King had his eyes on the flax and pines, and also on one of the six convict women in his new colony. He was unaware – and it would not be discovered until the late 20th century – the island was previously colonised by a small group of seafarers from north New Zealand or the Kermadec Islands using double-canoes. Between the 13th and 15th centuries they survived on fish and birds before mysterious disappearing either voluntarily or by violence induced by an imbalance of the sexes. They left behind the New Zealand flax and the Polynesian rat.

The latter were joined by European stowaways from King’s ship and together they ruled the ecosystem of the island. King’s plans had a more immediate enemy. The island’s pine trees were too brittle for masts and spars while King’s men did not have the technology to convert flax into canvas. Sexual tension replaced early enthusiasm, with men outnumbering women three to one. King codified 11 commandments into laws which included the need to “behave devoutly” and the more puzzling “no exchange of clothing”. The rats and hot winds played havoc with cultivation and the colony survived on fish. A planned convict rebellion was narrowly defeated by the actions of an informer.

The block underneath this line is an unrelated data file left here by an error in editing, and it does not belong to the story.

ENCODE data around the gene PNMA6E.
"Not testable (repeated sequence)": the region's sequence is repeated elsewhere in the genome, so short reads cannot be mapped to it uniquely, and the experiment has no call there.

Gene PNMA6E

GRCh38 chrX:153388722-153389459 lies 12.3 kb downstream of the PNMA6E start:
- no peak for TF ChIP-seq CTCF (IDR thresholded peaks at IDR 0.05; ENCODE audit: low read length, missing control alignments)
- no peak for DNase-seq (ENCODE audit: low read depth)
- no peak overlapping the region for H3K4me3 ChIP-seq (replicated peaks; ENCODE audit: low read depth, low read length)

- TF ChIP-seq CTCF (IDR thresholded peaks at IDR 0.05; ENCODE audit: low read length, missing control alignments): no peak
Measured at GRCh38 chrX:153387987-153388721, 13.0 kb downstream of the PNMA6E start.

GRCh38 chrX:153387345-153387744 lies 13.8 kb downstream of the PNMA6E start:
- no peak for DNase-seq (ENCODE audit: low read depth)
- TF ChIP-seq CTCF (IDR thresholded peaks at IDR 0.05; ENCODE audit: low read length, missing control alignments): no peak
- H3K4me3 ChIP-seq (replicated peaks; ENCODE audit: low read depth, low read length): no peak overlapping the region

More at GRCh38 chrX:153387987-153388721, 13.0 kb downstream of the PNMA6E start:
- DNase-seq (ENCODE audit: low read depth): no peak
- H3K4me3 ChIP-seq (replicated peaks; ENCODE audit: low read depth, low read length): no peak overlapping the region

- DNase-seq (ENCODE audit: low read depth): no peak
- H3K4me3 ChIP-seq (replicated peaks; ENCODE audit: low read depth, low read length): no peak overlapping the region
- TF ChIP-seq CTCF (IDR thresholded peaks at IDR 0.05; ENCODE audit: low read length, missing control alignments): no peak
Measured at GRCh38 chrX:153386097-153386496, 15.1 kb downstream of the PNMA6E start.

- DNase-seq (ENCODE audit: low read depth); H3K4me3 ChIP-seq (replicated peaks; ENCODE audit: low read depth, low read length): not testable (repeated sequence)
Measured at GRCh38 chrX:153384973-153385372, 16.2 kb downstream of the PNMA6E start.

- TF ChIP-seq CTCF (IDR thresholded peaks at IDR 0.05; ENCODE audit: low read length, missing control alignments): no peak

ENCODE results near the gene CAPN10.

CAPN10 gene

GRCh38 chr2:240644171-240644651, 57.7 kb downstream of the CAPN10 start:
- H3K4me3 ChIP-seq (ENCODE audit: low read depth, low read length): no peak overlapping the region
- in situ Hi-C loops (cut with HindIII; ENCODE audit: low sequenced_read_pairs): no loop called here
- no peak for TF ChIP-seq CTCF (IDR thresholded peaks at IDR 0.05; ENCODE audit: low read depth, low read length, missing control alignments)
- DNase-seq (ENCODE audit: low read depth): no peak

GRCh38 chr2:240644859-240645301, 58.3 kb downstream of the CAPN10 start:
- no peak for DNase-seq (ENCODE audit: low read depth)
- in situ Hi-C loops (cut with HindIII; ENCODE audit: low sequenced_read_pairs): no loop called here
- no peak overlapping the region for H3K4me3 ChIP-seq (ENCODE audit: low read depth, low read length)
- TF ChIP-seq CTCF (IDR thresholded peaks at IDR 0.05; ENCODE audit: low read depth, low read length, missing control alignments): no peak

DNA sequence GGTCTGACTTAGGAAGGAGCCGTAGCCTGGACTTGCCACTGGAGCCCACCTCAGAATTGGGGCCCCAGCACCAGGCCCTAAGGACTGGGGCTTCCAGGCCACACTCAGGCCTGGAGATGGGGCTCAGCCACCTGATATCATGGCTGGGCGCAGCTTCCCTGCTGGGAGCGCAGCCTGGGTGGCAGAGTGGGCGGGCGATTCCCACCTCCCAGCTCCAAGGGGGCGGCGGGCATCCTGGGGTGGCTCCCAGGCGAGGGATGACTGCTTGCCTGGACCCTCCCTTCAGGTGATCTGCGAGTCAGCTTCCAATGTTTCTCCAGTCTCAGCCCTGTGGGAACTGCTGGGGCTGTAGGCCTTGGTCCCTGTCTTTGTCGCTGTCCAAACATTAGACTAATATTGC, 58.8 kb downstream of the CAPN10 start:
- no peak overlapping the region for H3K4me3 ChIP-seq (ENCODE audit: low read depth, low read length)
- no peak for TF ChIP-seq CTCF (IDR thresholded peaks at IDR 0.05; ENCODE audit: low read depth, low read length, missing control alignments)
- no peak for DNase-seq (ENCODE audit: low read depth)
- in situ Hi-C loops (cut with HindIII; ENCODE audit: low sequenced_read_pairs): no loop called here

Meanwhile, another British actor in the Norfolk story was plying the waters of the south Pacific. Lieutenant William Bligh, a protégé of Cook, was sailing to Tahiti in 1788 in command of HMS Bounty. Bligh’s orders were to turn the island into a slave state in the service of Empire. Aboard was Fletcher Christian, a midshipman Bligh promoted ahead of longer-serving hands. The pair were attracted to each other, though it is doubtful they consummated their relationship.